Easy Tips for the Landscape to Help Birds Thrive September 04 2014
Helpful Birding Tips Around the Landscape
Because Fall Really IS for the Birds!
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October's a great time to:
•Remove old nests from birdhouses
•Garden for wildlife
•Save on food costs
•See what's new
Easiest Nest Removal
Grab a couple of plastic grocery bags, check them for holes! Many birds will roost in your birdhouses through spring, offer up a cozy spot in less than one minute by removing old nests. If you're feeling industrious, take the house down for a thorough cleaning with a 10% bleach solution. Scrub, rinse well, let air-dry. To remove nests without touching them, use the grocery bag as a glove, scoop up the nest and turn the bag inside out. Tie it up and toss in the trash. Leaving old nests on the ground is a sure way to attract unwanted predators.
Garden with Birds in Mind... naturalized areas are the new high style!
Create and restore habitat: Look around the landscape for dead or dying trees, top them if presenting any safety issues, but do try and leave a few standing trunks or snags for the birds. If you're planning to prune summer plants & shrubs, save this valuable growth for a brush pile. Along with the few snags, brush piles provide shelter and food (insects) for both resident and migratory birds. Should the thought of a brush pile make you shudder, use this discarded vegetation as mulch around plants to conserve water and for protection from weather. Try to resist dead-heading flowers in early fall, they provide food too.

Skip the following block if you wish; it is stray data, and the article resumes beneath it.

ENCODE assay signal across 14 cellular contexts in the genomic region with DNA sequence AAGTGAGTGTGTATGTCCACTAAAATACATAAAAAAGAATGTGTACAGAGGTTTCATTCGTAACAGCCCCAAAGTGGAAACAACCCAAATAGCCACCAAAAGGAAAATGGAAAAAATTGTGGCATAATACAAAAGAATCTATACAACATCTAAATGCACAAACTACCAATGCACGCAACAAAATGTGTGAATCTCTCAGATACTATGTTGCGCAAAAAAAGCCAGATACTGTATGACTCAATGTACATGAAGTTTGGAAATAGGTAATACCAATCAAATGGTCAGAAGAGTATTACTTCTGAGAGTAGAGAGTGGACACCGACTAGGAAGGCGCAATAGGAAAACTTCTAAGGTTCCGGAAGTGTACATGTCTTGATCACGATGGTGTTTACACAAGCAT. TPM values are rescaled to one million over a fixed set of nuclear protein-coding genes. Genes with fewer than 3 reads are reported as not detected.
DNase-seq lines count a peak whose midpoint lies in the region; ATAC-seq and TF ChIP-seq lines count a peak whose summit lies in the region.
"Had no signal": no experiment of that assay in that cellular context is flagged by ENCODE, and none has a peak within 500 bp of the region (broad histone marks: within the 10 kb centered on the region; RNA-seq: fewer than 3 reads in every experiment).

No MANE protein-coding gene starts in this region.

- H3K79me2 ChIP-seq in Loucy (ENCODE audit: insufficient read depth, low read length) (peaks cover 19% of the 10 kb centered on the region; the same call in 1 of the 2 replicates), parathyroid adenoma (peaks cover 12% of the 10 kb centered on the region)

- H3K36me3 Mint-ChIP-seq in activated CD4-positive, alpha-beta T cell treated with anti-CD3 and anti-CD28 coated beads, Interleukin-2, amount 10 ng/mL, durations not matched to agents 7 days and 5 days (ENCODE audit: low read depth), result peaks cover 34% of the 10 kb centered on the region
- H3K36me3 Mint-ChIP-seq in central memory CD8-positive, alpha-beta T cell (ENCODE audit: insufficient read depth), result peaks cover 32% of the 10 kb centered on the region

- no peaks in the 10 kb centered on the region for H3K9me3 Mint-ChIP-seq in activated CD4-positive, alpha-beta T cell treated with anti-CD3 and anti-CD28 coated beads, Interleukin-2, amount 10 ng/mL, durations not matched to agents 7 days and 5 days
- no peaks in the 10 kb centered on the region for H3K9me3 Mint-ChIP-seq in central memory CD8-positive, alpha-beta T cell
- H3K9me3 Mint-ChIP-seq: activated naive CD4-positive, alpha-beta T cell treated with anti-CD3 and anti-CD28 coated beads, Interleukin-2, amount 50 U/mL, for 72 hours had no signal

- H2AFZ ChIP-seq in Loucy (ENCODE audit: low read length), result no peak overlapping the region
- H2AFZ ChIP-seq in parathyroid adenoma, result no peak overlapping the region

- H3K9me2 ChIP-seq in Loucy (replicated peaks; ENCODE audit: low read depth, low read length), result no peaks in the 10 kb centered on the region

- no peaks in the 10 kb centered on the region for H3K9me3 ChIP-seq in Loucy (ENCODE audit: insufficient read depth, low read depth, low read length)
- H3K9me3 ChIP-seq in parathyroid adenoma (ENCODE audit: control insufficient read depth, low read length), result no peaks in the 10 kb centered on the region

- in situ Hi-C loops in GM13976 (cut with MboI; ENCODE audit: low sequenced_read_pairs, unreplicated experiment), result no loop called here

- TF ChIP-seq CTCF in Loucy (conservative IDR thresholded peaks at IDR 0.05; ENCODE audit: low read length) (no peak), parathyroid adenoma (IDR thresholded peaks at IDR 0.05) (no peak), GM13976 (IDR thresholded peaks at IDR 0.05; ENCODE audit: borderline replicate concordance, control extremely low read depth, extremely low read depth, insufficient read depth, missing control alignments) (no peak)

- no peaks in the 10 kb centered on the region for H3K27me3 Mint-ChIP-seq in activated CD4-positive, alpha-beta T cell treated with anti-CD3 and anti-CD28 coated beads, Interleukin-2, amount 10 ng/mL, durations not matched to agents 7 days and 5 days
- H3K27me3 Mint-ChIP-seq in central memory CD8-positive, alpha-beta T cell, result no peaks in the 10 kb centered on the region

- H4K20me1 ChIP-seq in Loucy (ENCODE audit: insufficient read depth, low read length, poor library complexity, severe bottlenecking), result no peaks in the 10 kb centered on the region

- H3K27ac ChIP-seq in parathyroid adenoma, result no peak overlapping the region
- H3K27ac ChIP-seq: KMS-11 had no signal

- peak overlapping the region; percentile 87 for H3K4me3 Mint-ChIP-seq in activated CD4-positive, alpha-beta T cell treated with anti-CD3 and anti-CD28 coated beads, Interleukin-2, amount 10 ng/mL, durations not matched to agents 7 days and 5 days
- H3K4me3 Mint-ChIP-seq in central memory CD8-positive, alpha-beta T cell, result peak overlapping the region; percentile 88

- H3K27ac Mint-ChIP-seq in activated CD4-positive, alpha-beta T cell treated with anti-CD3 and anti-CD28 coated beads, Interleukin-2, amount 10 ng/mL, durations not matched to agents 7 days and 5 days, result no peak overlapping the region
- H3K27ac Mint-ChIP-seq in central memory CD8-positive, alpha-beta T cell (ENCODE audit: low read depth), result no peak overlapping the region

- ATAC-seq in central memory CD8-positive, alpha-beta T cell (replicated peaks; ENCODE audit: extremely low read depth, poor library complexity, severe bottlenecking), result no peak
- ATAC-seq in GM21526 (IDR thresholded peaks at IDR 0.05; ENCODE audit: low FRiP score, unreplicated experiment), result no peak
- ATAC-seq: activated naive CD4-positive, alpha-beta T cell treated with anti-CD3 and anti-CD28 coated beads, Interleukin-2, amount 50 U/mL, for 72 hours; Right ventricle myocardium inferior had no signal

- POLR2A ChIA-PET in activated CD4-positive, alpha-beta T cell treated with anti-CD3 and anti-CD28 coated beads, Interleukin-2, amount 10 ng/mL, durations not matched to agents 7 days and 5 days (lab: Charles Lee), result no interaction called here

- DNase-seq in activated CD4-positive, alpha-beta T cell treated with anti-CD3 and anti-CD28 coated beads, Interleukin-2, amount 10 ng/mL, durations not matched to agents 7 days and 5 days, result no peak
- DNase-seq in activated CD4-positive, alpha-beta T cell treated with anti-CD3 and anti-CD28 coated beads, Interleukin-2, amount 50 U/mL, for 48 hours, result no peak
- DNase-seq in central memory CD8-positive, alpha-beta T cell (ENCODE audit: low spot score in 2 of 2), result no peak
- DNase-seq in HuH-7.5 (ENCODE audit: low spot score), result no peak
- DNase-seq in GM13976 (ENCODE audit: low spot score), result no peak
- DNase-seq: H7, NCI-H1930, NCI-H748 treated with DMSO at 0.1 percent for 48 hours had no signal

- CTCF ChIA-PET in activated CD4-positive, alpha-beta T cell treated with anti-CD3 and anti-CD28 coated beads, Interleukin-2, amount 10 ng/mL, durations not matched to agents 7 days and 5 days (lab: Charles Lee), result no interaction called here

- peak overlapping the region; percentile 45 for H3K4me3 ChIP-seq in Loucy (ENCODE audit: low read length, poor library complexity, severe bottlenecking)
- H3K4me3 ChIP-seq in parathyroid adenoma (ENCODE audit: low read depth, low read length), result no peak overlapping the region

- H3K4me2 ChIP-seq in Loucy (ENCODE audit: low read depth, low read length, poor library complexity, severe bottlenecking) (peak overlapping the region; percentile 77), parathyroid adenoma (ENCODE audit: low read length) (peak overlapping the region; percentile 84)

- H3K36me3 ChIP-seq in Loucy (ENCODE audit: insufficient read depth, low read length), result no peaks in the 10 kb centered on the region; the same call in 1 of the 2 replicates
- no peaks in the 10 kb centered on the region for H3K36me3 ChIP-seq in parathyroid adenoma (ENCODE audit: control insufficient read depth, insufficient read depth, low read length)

Fall's the time for planting: Berry producing trees and shrubs provide stunning color and feed birds as well. In late summer and early fall, berries fulfill crucial dietary needs: extra calories for migratory birds' journey south, and our steadfast birds who require fattening up for winter survival.
Grow your own: Plant nature's bird feeders! While we totally endorse supplemental feeding via bird feeders, (hey, it's our business) natural foods in the landscape are always a winner. Nectar, sap, nut, seed and berry producing trees will provide free bird food for life. When choosing fall plantings consider two key factors other than aesthetics; food and shelter.
Water: With nary a feeder in sight, you'll entice birds with water, just keep it fresh and they will come! Keep your birdbath functional in frigid weather, and birds will likely stick around your place. Sure they can eat ice and snow... but who would want to? It actually takes a bird more calories (energy) to convert snow to liquid. Consider adding a heater to their favorite bath this winter!
American Cranberry Bush
Winter Berry Holly
Evergreens (for shelter)
Save Pumpkin Seeds & Meat Pulp!
Serve these on an open tray for finches, sparrows, jays and juncos. If you reside in bear country... best to bring those pumpkins in at night because bears love them too!
Make Your Own & Save on Seed
Suet's a breeze: A simple treat to whip up with just a few ingredients, it serves birds well in winter. Make larger batches, freeze, and pull single cakes (or balls) for use. A standard suet cage, platform or tray feeder - or even mesh produce bag from the grocery store works well for offering suet to birds. High in fat & protein, it's an excellent source of energy for birds during frigid weather. Bluebird Banquet, sold commercially, is another fab treat for winter feeding that's simple to make at home.
Consider buying in bulk: Check for Feed & Seed stores in your area, better deals can be found here than at big-box stores, and seed is usually fresher. Opt for a better quality seed with less fillers because that's what ends up on the ground. Feed "clean" with a no-waste mix or sunflower hearts!
Fresh for fall...
Plus unusual finds for your nest too!
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